Newstalk has won two awards at this year's Justice Media Awards.
Courts correspondent Frank Greaney took home the prize in the Court Reporting (Broadcast) category for his series of reports on the prosecution's case against Boy B in the Ana Kriégel murder trial.
It's Frank's third year in a row picking up a prize at the awards, with this year's judges highlighting his "signature balanced, listener-friendly style".
Meanwhile, Andrea Gilligan took home the award in the Broadcast Journalism (Radio / Podcast - National) category for her look at the law and anonymity - her second year in a row picking up a prize.
— Andrea Gilligan (@andreagilligan) June 25, 2020
Judges praised the piece as an "excellent examination of the legal meaning of anonymity and its controversial application in the most distressing criminal cases".
In the same category, Newstalk's John Casey and Pat Kenny were awarded a merit certificate for their report Behind the Walls of Mountjoy Prison.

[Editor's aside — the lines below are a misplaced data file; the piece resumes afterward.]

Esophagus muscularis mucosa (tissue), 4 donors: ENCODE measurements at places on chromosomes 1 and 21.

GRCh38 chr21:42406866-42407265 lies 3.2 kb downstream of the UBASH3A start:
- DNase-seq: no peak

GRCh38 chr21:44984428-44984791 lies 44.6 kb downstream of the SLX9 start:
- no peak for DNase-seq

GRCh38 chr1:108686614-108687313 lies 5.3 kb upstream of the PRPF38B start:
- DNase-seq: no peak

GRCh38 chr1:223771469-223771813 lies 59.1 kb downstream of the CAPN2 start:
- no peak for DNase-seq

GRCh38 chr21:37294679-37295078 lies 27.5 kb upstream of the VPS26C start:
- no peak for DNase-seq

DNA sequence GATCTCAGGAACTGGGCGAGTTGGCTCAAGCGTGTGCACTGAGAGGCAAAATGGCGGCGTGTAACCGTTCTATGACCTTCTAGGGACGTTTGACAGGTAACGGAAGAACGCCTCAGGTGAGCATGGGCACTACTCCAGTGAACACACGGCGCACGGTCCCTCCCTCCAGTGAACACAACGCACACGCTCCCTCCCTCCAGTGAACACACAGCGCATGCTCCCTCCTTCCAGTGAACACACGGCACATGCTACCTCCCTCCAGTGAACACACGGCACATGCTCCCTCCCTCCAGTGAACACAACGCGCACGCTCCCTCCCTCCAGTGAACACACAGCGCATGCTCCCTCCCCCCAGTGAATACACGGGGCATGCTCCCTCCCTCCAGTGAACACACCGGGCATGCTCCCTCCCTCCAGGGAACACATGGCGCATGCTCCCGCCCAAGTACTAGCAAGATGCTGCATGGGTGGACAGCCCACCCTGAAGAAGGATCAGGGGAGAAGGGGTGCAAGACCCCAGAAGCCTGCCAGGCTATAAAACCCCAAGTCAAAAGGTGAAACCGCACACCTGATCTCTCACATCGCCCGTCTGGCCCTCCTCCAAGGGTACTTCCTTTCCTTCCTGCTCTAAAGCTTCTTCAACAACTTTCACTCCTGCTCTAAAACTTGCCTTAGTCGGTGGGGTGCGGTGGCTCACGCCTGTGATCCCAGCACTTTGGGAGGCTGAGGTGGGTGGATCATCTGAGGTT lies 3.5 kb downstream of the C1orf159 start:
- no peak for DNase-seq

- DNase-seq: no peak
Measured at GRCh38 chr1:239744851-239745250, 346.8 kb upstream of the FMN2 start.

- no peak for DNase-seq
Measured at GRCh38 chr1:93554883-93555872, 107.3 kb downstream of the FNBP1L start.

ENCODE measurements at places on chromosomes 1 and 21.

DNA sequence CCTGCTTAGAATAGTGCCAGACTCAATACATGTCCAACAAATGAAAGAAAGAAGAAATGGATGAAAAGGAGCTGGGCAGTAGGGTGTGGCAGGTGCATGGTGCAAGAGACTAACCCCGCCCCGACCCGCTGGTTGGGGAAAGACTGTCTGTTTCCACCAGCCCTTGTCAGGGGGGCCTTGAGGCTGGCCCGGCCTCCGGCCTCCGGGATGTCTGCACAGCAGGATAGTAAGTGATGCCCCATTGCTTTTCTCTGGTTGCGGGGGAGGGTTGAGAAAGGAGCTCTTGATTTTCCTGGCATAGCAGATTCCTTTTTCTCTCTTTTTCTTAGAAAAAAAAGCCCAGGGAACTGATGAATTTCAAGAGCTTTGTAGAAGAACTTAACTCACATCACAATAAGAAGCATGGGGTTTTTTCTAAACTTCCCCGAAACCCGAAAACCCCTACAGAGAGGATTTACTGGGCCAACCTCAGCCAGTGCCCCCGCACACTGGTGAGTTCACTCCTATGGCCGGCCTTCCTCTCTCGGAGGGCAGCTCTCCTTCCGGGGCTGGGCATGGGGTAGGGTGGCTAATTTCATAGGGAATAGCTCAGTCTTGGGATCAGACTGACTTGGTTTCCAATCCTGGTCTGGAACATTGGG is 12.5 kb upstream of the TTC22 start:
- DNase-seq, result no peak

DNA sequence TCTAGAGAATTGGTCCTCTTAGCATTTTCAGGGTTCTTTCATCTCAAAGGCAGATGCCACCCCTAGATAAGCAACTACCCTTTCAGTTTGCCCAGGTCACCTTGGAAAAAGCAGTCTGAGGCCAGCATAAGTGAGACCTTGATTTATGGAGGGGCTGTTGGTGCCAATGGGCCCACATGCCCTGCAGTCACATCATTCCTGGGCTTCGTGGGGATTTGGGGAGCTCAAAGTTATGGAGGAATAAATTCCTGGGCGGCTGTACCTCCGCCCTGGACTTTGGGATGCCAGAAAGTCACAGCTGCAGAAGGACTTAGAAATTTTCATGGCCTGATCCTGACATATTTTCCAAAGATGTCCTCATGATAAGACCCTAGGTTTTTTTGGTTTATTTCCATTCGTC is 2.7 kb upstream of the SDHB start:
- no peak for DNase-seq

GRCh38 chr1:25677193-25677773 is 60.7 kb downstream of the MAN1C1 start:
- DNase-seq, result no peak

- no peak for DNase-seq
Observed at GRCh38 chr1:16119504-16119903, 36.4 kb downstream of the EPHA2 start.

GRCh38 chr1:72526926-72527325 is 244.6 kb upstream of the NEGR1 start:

Commenting on his win, Frank Greaney said: "For a man who's rarely stuck for words, I'm struggling to find the ones to convey just how much this award means to me. Having my work recognised by the Law Society of Ireland has once again left me feeling truly humbled.
"The Ana Kriègel murder trial was the most difficult case I have ever covered. As a courts correspondent, you learn to leave your emotions at the courtroom door, but that was no easy task on this occasion given the circumstances of Ana's death and the harrowing details heard during the trial of the two boys who murdered her.
"The sensitive nature of the case and the reporting restrictions imposed due to the ages of BOY A and BOY B added an extra complexity and challenge to our daily coverage.
"It feels bittersweet to accept such an accolade on the back of such tragedy, but I think this trial in particular highlighted the importance of the work we do under very difficult circumstances and the Justice Media Awards is a wonderful platform to shine a light on that work."
The Law Society held this year's awards online for the first time in the event's 29 year history due to the current coronavirus restrictions.
The society noted the "exceptionally high quality of court reporting entries for this year’s Awards".